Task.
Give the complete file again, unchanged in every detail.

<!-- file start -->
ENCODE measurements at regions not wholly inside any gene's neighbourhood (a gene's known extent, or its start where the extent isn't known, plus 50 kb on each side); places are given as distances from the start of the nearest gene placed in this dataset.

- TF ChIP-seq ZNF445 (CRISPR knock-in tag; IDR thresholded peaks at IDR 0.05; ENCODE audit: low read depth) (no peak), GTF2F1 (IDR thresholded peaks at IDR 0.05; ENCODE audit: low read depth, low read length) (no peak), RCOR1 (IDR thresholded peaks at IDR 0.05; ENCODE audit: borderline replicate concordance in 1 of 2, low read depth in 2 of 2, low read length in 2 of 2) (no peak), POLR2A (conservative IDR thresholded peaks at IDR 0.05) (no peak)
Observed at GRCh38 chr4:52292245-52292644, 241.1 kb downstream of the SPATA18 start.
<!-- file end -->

ENCODE measurements at regions not wholly inside any gene's neighbourhood (a gene's known extent, or its start where the extent isn't known, plus 50 kb on each side); places are given as distances from the start of the nearest gene placed in this dataset.

- TF ChIP-seq ZNF445 (CRISPR knock-in tag; IDR thresholded peaks at IDR 0.05; ENCODE audit: low read depth) (no peak), GTF2F1 (IDR thresholded peaks at IDR 0.05; ENCODE audit: low read depth, low read length) (no peak), RCOR1 (IDR thresholded peaks at IDR 0.05; ENCODE audit: borderline replicate concordance in 1 of 2, low read depth in 2 of 2, low read length in 2 of 2) (no peak), POLR2A (conservative IDR thresholded peaks at IDR 0.05) (no peak)
Observed at GRCh38 chr4:52292245-52292644, 241.1 kb downstream of the SPATA18 start.